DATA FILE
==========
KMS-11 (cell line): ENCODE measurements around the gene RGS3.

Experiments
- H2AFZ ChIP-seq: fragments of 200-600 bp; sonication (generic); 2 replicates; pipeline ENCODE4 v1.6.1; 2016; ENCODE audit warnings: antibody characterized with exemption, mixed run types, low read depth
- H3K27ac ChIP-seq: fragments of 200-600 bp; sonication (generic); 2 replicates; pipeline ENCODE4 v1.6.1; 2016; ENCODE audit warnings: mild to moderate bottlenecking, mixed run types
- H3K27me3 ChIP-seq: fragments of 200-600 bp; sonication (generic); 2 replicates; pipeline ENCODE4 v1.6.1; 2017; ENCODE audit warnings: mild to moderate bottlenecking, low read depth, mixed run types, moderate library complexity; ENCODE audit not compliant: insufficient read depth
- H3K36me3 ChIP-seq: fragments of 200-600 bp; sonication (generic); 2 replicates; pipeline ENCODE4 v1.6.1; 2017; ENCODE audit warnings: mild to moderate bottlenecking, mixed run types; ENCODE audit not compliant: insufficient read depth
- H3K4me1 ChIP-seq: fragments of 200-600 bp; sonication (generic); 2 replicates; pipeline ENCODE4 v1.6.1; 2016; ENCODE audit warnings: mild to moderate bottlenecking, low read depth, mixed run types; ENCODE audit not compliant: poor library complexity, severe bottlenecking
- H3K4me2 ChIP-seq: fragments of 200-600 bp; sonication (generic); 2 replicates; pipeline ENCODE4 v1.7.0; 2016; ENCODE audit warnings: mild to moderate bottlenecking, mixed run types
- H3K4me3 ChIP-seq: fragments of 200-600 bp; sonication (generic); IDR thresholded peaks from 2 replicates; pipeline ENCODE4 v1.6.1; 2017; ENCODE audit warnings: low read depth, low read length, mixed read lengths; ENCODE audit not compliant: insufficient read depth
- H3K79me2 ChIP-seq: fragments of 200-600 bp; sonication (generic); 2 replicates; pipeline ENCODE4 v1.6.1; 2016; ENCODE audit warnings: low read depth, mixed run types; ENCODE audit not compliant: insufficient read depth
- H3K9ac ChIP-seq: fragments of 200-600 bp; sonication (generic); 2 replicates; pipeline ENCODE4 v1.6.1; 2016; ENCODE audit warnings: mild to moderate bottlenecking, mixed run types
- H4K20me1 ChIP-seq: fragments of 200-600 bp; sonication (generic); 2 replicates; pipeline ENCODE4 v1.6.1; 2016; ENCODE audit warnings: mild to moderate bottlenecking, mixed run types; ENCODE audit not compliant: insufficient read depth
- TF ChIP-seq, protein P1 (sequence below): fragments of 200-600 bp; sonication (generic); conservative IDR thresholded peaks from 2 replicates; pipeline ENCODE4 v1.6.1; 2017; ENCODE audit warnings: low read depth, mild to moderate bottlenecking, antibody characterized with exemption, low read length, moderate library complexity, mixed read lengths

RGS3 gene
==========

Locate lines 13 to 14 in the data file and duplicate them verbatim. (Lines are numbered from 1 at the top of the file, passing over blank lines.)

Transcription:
- TF ChIP-seq, protein P1 (sequence below): fragments of 200-600 bp; sonication (generic); conservative IDR thresholded peaks from 2 replicates; pipeline ENCODE4 v1.6.1; 2017; ENCODE audit warnings: low read depth, mild to moderate bottlenecking, antibody characterized with exemption, low read length, moderate library complexity, mixed read lengths

RGS3 gene